Published on:

What the Oliver Stone movie “Platoon” and traffic court have in common

PlatoonColt654-5

I am not a big war movie buff, but I love Oliver Stone’s 1986 Vietnam movie classic “Platoon,” which starred Tom Berenger as Sergeant Barnes, William Dafoe as Sergeant Elias, and Charlie Sheen as Private Taylor. I am drawn to the movie because although it is set in Vietnam it’s not a war movie but about good and evil.

In the movie William Dafoe’s “Sergeant Elias” is the “good” Sergeant, Tom Berenger’s “Sergeant Barnes” is the “evil” sergeant, and Charlie Sheen’s “Private Taylor” is the protagonist. Sgt. Barnes murders Sgt. Elias because he was worried that Elias would rat him our for an unjustified killing of a Vietnamese civilian. Barnes blames Elias’s death on enemy action, but Private Taylor is suspicious as he saw Elias alive and being chased and shot by Vietnamese soldiers after Barnes had said he had already been killed by the enemy.

While Private Taylor is lamenting to fellow soldiers his belief that Sgt. Barnes had tried to kill Sgt. Elias, a drunk Sgt. Barnes pounding down a bottle of Jack Daniels comes upon the conversation. An angry and intimidating Sgt. Barnes stumbles around the bunker rhetorically asking what they know about “killing,” criticizing Sgt. Elias as a “crusader,” and declared “there’s the way it ought to be and there’s the way it is.”

And therein lies the commonality between the movie “Platoon” and traffic court: “there’s the way it ought to be and there’s the way it is.” There is not a court appearance I make when I do not see something that makes me think of Sgt. Barnes, drunk on Jack Daniels, angry, sweaty, and intimidating, telling his troops “there’s the way it ought to be and there’s the way it is.” Here are some examples of the way it ought to be vs. the way it is in traffic court:

The way it ought to be: 

A simplified and user friendly process  and procedure.

The way it is:

A confusing and complex procedure where terminology and proceedings are foreign to the common experience.

The way it ought to be: 

A traffic ticket that is easy to digest and clear to understand what your rights are   and how to proceed in defense in of your case in plain English.

The way it is:

A double columned, 6 sectioned document written in some spots in miniature font, which also contains procedure and timing requirements which are no longer valid as well as confusing and incomplete recitations of the law.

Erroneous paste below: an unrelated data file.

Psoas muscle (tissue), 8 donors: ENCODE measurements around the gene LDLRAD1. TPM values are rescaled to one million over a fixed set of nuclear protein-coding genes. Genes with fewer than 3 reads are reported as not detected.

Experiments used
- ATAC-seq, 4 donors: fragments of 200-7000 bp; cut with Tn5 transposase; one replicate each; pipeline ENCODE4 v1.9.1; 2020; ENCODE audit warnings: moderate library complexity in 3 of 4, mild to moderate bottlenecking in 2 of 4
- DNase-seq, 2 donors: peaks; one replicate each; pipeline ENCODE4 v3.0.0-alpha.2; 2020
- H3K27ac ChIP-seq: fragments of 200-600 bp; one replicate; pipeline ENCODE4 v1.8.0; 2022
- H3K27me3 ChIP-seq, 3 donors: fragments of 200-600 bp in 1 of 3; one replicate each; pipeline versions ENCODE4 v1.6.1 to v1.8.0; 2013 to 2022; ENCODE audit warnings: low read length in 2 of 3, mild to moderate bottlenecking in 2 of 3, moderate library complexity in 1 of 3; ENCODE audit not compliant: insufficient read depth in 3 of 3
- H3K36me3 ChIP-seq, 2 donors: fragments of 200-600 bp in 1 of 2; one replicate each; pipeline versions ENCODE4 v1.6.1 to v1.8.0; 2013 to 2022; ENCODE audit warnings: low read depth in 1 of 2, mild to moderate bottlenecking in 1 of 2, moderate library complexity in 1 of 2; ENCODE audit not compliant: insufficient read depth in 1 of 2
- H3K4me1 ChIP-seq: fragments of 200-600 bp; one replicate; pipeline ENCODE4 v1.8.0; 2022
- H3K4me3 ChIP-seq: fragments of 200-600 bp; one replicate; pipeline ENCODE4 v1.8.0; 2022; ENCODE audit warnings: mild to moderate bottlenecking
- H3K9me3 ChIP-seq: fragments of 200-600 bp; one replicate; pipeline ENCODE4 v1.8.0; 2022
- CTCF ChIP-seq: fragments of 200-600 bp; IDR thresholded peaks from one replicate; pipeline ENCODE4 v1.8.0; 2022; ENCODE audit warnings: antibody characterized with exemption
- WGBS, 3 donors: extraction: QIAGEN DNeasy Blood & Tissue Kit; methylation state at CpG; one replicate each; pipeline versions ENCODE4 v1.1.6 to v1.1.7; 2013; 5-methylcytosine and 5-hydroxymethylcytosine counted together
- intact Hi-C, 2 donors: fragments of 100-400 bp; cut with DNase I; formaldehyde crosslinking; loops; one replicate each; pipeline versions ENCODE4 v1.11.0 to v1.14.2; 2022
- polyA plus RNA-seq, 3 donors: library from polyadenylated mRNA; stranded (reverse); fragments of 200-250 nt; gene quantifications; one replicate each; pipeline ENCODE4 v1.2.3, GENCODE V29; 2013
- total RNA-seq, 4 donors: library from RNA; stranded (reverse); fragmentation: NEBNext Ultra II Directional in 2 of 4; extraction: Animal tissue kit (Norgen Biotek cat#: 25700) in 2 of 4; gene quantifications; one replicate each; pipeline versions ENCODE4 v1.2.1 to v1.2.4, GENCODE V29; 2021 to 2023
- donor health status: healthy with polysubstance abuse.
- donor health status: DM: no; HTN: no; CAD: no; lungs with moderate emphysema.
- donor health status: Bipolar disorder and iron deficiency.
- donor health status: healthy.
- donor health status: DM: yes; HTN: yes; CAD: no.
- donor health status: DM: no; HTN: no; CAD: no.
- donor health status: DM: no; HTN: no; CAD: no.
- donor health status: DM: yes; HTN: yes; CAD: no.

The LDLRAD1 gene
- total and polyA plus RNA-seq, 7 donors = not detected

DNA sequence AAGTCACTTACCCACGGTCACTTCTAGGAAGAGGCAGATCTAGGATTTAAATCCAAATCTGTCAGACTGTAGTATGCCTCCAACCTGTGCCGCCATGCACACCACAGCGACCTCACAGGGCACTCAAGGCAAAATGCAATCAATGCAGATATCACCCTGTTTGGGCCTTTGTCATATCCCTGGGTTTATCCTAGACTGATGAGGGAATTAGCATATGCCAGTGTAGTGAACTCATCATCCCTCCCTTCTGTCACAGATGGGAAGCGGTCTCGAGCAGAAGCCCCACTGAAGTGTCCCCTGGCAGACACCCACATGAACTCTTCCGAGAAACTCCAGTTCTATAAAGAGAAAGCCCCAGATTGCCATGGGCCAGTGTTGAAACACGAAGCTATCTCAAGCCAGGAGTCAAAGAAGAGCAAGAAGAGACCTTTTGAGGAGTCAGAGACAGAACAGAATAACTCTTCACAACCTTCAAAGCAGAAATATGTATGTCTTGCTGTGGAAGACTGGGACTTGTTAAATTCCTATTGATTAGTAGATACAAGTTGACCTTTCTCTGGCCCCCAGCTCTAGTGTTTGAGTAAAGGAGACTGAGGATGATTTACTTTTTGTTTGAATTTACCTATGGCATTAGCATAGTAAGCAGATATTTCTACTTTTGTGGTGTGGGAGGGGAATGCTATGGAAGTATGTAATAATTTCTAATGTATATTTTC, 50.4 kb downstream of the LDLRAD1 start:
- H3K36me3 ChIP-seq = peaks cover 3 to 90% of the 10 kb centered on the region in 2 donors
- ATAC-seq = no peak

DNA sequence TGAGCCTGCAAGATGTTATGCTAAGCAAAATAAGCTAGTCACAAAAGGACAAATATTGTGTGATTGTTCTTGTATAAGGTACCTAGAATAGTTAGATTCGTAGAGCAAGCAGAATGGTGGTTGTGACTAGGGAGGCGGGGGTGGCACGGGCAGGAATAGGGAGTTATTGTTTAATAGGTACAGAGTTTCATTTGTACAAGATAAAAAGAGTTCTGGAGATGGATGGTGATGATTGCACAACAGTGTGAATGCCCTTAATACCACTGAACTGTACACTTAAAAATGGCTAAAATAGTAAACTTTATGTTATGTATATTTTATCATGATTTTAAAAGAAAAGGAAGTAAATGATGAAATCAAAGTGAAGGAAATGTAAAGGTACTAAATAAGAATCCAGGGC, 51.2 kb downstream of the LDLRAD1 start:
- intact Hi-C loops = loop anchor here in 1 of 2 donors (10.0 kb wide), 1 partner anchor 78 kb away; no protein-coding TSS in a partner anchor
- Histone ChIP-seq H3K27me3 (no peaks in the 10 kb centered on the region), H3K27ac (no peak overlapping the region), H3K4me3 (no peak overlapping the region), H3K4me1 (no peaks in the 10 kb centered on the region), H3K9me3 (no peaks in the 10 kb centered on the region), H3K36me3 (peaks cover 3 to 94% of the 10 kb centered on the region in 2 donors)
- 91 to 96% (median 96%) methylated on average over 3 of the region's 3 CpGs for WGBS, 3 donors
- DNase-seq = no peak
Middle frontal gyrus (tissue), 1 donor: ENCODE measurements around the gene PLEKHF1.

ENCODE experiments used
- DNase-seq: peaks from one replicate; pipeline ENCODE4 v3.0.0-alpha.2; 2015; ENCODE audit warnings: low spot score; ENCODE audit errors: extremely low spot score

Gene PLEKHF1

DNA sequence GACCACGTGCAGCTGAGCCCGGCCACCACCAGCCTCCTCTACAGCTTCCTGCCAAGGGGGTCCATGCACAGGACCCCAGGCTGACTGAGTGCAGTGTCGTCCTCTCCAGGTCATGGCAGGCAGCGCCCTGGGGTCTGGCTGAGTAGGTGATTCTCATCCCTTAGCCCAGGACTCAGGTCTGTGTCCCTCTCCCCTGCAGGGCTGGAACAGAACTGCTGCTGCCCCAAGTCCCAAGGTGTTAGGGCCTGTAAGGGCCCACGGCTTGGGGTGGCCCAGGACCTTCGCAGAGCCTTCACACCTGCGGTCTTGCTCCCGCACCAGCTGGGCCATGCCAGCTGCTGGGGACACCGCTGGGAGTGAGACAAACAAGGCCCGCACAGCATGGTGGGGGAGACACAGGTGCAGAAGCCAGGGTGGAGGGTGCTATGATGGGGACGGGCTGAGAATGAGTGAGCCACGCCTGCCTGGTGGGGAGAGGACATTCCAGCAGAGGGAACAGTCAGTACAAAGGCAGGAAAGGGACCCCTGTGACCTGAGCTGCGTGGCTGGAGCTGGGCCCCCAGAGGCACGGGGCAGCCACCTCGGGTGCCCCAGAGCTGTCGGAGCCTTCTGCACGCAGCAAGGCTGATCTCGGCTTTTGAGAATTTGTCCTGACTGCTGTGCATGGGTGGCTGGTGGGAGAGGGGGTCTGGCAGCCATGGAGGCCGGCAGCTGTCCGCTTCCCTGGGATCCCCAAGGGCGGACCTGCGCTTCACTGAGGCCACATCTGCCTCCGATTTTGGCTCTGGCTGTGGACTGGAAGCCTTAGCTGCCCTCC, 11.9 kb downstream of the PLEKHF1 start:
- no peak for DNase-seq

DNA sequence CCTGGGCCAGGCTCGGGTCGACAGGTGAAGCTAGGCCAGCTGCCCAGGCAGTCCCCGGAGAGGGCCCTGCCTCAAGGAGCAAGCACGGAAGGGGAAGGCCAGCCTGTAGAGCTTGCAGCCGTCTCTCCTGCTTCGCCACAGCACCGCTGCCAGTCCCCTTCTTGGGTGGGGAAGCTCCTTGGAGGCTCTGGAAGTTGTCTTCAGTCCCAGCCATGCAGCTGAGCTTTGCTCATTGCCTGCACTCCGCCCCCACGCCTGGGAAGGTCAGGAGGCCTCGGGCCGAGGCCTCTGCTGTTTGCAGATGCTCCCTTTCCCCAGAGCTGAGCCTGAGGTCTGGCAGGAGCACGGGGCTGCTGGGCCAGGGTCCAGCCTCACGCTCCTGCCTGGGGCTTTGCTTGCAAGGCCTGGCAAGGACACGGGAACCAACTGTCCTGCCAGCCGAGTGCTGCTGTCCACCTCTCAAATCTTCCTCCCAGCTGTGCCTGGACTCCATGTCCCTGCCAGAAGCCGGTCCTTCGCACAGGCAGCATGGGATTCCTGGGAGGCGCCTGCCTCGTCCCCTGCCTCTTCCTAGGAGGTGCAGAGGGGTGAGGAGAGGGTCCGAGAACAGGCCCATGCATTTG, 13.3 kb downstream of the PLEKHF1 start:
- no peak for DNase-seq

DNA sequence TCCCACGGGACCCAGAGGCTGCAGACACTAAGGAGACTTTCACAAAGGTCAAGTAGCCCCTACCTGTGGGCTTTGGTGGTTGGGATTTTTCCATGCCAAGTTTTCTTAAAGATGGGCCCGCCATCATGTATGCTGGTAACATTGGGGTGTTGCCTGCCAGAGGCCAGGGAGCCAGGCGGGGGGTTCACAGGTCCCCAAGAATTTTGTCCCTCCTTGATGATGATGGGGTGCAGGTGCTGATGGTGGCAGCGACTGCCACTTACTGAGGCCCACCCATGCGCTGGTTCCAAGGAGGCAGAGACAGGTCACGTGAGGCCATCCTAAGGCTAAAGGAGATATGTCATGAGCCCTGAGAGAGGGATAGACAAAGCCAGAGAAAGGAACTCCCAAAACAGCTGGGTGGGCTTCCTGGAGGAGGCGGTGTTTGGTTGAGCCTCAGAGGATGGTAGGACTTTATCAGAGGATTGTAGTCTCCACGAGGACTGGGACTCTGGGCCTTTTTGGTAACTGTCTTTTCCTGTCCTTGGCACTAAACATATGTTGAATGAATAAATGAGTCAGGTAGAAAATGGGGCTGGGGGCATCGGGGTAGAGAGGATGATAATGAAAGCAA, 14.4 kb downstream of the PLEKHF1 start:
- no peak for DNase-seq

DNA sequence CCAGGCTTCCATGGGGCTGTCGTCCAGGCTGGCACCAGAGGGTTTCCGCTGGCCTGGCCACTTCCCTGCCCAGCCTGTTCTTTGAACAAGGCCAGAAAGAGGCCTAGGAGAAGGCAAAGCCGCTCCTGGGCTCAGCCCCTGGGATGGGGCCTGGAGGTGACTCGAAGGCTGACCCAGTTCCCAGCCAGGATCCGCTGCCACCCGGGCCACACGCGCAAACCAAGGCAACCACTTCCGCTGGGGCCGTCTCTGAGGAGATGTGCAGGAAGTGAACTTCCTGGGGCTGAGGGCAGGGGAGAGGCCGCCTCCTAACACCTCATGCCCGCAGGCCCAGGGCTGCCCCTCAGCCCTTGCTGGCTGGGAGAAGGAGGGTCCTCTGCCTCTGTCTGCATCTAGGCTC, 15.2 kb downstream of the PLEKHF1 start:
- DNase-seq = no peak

The way it ought to be: 

A streamlined process which leverages technology and practices state of the art time management techniques.

The way it is:

The courts are still run,by and large, the way they were run back in the day when Abraham Lincoln was still practicing law, ensuring that you waste the most time possible.

The way it ought to be:

Consistency among the courts and  the judiciary.

The way it is:

There are over 1,400 traffic courts in the State of NY. Despite the fact that there rules of procedure applicable to all courts, most still adhere to the doctrine of “that’s the way we do it here.” In addition, the NYC traffic courts are an “administrative tribunal,” which means that is is a totally different court system than the rest of the state. It has it’s own rules, regulations,  standards, and procedures. Confused? Don’t worry you’re not alone so are most lawyers.

The way it ought to be:

When representing yourself pro se, having the ability to informally state a legal premise to the judge as to why the ticket or case is defective and, if correct, having the judge grant the appropriate relief.

The way it is:

All legal arguments must be formally made in writing upon a “noticed motion” to the prosecutor and properly served and filed with the court, after which the matter can be set down for oral arguments. Failing to dot all of your “I’s” and cross all of your “T’s” will result in your application being denied on procedural grounds without the substantive argument being heard.

The way it ought to be:

If you are on the verge of making a cataclysmic mistake in either accepting or rejecting an offer, the judge should at least advise you as to the fact that you are likely making a huge mistake, explain why, and offer you an opportunity to at least consult with an attorney before you proceed further.

The way it is:

The judge is not there to act as your attorney or as a stop gap from your poor decision making process. If you represent yourself you do so at your own peril.

What you can do to ensure your rights are protected

The remedy to not ending up dead on patrol like Sgt. Elias is simple. Hire your own attorney to represent your interests in court. A New York speeding and traffic ticket defense lawyer is not confused about the terminology of the court nor the contents of the ticket.

Our firm we will appear in any court in the State of New York, and even get your personal court appearance waived so that you do not have to go to court. We know and understand the differences and nuances between the various courts as well as the NYC Traffic Court system.

If we spot a legal issue that can lead to a dismissal we know how to leverage that issue to either get you a great deal or get the matter dismissed by making a perfected written motion to dismiss.

Our speeding ticket defense lawyers know the difference between a good and bad deal, know when it is better to turn down an offer and take the case to trial, and just as importantly when to “hold our noses” and accept a deal that is not great but still works in your case.

We know the totality of the regulatory scheme and what administrative punishment will be meted out or avoided by resolving your case and as a consequence whether it is worthwhile to proceed with the disposition.

We do tremendous work for our clients and they love the work we do for them. You don’t have to believe me though. check out what our clients say about us in their own words by clicking here.